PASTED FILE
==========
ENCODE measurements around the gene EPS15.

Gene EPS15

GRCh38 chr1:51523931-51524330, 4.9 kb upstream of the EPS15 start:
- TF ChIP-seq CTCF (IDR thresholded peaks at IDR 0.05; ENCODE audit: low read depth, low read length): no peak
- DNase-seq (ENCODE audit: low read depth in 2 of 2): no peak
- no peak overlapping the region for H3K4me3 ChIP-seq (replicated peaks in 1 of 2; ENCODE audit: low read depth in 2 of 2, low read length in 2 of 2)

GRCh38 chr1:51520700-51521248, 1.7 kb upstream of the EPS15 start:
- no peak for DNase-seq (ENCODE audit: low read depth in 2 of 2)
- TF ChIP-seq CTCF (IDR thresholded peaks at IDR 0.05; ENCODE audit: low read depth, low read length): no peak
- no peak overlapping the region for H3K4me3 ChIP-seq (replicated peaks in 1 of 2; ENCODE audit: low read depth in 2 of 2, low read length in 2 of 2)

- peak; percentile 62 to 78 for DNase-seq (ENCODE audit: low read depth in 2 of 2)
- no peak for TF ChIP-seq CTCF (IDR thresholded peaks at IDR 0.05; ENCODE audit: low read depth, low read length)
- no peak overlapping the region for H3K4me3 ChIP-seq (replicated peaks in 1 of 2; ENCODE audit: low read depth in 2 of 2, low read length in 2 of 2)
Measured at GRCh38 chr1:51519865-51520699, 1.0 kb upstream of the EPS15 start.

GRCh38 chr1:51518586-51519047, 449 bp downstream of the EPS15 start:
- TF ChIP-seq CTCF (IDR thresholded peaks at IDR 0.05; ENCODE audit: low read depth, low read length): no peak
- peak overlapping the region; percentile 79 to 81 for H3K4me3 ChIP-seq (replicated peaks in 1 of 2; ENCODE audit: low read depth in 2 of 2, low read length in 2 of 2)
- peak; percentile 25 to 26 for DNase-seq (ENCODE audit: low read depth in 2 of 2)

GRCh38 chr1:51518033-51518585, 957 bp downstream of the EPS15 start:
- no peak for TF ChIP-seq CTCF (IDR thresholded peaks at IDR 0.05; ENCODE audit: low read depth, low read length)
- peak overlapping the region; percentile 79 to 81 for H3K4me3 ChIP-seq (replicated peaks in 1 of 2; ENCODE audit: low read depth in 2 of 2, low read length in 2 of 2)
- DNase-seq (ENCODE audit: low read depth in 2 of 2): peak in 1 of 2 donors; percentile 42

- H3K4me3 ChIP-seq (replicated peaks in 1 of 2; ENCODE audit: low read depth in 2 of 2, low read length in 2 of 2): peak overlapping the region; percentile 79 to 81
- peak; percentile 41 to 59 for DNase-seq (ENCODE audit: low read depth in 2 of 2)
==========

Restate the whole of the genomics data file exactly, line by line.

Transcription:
ENCODE measurements around the gene EPS15.

Gene EPS15

GRCh38 chr1:51523931-51524330, 4.9 kb upstream of the EPS15 start:
- TF ChIP-seq CTCF (IDR thresholded peaks at IDR 0.05; ENCODE audit: low read depth, low read length): no peak
- DNase-seq (ENCODE audit: low read depth in 2 of 2): no peak
- no peak overlapping the region for H3K4me3 ChIP-seq (replicated peaks in 1 of 2; ENCODE audit: low read depth in 2 of 2, low read length in 2 of 2)

GRCh38 chr1:51520700-51521248, 1.7 kb upstream of the EPS15 start:
- no peak for DNase-seq (ENCODE audit: low read depth in 2 of 2)
- TF ChIP-seq CTCF (IDR thresholded peaks at IDR 0.05; ENCODE audit: low read depth, low read length): no peak
- no peak overlapping the region for H3K4me3 ChIP-seq (replicated peaks in 1 of 2; ENCODE audit: low read depth in 2 of 2, low read length in 2 of 2)

- peak; percentile 62 to 78 for DNase-seq (ENCODE audit: low read depth in 2 of 2)
- no peak for TF ChIP-seq CTCF (IDR thresholded peaks at IDR 0.05; ENCODE audit: low read depth, low read length)
- no peak overlapping the region for H3K4me3 ChIP-seq (replicated peaks in 1 of 2; ENCODE audit: low read depth in 2 of 2, low read length in 2 of 2)
Measured at GRCh38 chr1:51519865-51520699, 1.0 kb upstream of the EPS15 start.

GRCh38 chr1:51518586-51519047, 449 bp downstream of the EPS15 start:
- TF ChIP-seq CTCF (IDR thresholded peaks at IDR 0.05; ENCODE audit: low read depth, low read length): no peak
- peak overlapping the region; percentile 79 to 81 for H3K4me3 ChIP-seq (replicated peaks in 1 of 2; ENCODE audit: low read depth in 2 of 2, low read length in 2 of 2)
- peak; percentile 25 to 26 for DNase-seq (ENCODE audit: low read depth in 2 of 2)

GRCh38 chr1:51518033-51518585, 957 bp downstream of the EPS15 start:
- no peak for TF ChIP-seq CTCF (IDR thresholded peaks at IDR 0.05; ENCODE audit: low read depth, low read length)
- peak overlapping the region; percentile 79 to 81 for H3K4me3 ChIP-seq (replicated peaks in 1 of 2; ENCODE audit: low read depth in 2 of 2, low read length in 2 of 2)
- DNase-seq (ENCODE audit: low read depth in 2 of 2): peak in 1 of 2 donors; percentile 42

- H3K4me3 ChIP-seq (replicated peaks in 1 of 2; ENCODE audit: low read depth in 2 of 2, low read length in 2 of 2): peak overlapping the region; percentile 79 to 81
- peak; percentile 41 to 59 for DNase-seq (ENCODE audit: low read depth in 2 of 2)